There are whole-house reverse osmosis systems, but these are fairly rare as they take up a huge amount of space, require lots of maintenance and waste quite a bit of water. They are also largely unneeded since there is really no reason to filter the water you use to shower and wash your clothes. The only real time a whole-house filtration system is necessary is if your home uses well water as this can often contain bacteria and other impurities or have a high concentration of iron and other metals. Well water with high concentrations of iron and metals can harm your dishwasher, washing machine and other plumbing appliances.
If your well water has lots of iron and other metals, there are filtration systems designed specifically to filter these metals out to both improve the taste of your water and prevent damage to your appliances. There are also other well water filtration systems that will not only filter out metals, but also the vast majority of chemicals, bacteria and other impurities.
How Reverse Osmosis Filtration Works
Reverse osmosis filters use a special semi-permeable membrane to trap around 95% of all impurities. This membrane has tons of tiny holes where the water can flow through it, but the holes are small enough so that the vast majority of other particles and impurities remain trapped on the other side of the membrane.
The membrane will also filter out most dissolved minerals to help soften your water, but as we stated before, they really aren’t designed for use in areas with hard water unless you also have a water softener. In this case, the water softener will filter out most minerals from the water as it flows into your house and before it goes out into the rest of your plumbing system. A point-of-use reverse osmosis filter is then used to filter out most other impurities so that the water that you drink and cook with is clean and free of anything that could make it taste bad.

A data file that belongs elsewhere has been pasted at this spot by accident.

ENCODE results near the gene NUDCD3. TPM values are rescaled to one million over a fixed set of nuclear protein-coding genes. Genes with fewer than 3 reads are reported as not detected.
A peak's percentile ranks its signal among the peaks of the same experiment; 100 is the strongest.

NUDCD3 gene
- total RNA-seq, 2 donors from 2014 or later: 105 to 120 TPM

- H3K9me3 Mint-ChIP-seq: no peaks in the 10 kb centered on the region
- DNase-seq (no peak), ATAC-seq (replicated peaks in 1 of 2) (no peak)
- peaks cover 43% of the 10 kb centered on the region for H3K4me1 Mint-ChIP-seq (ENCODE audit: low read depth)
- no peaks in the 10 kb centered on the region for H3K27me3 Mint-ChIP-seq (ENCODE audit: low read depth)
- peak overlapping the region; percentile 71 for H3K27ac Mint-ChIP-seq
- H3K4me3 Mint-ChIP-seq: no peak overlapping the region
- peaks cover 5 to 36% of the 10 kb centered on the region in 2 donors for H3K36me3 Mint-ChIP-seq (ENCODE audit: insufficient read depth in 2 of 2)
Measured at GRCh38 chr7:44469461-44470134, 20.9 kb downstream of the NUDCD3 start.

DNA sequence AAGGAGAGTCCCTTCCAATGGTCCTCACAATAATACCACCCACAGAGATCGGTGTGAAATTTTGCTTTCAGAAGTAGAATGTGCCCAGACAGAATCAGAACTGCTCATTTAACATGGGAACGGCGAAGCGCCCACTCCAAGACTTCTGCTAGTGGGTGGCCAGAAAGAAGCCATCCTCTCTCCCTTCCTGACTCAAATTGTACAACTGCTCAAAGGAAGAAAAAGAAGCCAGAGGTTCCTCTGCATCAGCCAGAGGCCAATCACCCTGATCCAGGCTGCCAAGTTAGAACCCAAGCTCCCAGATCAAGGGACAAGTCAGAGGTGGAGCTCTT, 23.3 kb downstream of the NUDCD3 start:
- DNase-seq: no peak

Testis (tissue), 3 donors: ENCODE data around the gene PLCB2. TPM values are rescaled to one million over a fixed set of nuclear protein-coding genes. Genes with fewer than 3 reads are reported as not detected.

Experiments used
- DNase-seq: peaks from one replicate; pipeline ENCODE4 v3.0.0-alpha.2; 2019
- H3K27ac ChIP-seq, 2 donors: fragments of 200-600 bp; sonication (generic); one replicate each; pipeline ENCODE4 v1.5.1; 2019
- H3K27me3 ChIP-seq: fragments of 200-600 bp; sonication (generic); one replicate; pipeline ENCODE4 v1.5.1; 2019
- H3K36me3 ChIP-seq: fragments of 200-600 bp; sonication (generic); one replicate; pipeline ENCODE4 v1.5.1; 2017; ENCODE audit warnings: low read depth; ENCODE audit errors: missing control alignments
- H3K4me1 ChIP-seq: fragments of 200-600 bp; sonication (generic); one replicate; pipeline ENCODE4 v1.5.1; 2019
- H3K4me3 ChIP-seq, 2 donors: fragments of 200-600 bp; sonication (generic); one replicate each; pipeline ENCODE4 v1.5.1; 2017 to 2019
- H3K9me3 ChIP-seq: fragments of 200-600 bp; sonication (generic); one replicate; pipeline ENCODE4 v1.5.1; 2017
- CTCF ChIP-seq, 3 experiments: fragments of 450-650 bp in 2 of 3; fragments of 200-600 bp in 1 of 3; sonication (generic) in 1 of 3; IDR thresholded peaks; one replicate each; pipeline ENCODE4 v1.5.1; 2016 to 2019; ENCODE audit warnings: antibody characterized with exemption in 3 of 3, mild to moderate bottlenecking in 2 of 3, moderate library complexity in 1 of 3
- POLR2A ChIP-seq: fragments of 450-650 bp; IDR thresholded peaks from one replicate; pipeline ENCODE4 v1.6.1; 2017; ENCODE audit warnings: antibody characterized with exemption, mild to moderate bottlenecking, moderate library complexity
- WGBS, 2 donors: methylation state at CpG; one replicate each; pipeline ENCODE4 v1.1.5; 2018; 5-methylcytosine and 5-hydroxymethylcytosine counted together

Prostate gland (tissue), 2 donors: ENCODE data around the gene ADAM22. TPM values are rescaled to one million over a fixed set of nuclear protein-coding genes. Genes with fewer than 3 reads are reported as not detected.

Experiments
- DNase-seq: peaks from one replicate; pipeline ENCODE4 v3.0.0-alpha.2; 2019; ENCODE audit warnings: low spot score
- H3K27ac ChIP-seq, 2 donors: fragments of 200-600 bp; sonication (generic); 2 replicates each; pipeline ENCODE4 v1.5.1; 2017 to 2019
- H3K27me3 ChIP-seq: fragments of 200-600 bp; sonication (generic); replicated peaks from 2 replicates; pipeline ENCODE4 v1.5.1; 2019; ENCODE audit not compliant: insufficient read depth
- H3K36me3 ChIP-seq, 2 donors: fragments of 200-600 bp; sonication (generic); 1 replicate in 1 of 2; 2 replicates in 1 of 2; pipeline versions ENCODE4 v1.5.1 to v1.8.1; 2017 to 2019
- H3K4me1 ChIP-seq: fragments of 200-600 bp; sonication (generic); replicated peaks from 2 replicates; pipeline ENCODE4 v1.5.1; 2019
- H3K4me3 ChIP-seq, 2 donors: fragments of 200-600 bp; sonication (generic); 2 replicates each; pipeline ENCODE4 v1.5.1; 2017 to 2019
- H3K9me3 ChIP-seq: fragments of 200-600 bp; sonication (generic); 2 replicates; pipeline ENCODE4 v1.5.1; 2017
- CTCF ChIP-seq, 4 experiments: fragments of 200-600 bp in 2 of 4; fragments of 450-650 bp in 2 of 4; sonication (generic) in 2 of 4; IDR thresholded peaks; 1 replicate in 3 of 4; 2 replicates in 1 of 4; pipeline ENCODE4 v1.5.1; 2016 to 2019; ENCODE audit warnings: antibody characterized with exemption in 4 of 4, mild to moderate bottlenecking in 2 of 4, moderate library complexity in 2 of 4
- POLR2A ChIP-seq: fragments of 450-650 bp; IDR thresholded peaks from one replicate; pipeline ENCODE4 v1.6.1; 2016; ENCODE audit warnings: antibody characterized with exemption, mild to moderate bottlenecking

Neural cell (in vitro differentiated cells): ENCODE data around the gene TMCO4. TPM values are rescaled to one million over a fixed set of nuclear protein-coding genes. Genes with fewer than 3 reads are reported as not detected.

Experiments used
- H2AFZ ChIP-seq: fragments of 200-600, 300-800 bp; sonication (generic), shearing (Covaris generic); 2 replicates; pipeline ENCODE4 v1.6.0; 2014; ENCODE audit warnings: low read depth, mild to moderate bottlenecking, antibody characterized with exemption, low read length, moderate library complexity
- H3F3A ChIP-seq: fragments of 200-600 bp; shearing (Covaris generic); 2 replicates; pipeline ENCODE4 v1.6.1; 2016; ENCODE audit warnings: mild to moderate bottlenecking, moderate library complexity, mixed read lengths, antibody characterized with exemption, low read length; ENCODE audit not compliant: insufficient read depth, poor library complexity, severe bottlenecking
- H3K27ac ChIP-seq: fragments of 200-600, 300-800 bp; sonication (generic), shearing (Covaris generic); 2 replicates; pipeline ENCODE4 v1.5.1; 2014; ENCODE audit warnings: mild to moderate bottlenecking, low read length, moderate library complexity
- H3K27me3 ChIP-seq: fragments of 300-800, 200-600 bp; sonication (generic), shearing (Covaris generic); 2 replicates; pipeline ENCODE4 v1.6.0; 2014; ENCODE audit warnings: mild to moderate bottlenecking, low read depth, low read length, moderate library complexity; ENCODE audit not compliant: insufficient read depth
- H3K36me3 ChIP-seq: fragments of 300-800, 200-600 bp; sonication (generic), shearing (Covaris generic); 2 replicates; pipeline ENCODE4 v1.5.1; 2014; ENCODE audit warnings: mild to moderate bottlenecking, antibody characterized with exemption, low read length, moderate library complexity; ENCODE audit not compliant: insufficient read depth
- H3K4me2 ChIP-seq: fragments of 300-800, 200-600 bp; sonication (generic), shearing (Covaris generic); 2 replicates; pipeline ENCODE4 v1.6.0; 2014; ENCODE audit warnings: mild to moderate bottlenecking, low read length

Reverse osmosis filters are extremely effective, and the system is a passive process which means it uses no energy. These systems can filter out harmful metals like lead, mercury, arsenic, copper, and iron. They are also effective at removing bacteria, viruses, pesticides, chlorine, and fluorine.
If you need any type of water treatment in the Indianapolis area, Cooper’s Water is here to help. We install and service water softeners as well as reverse osmosis, well-water, and iron filtration systems. Our plumbers also work on water heaters, garbage disposals sump pumps, and hose bibs, and we can also help with backflow prevention and drain cleaning. Contact Cooper’s Water today for more information or if you have any questions.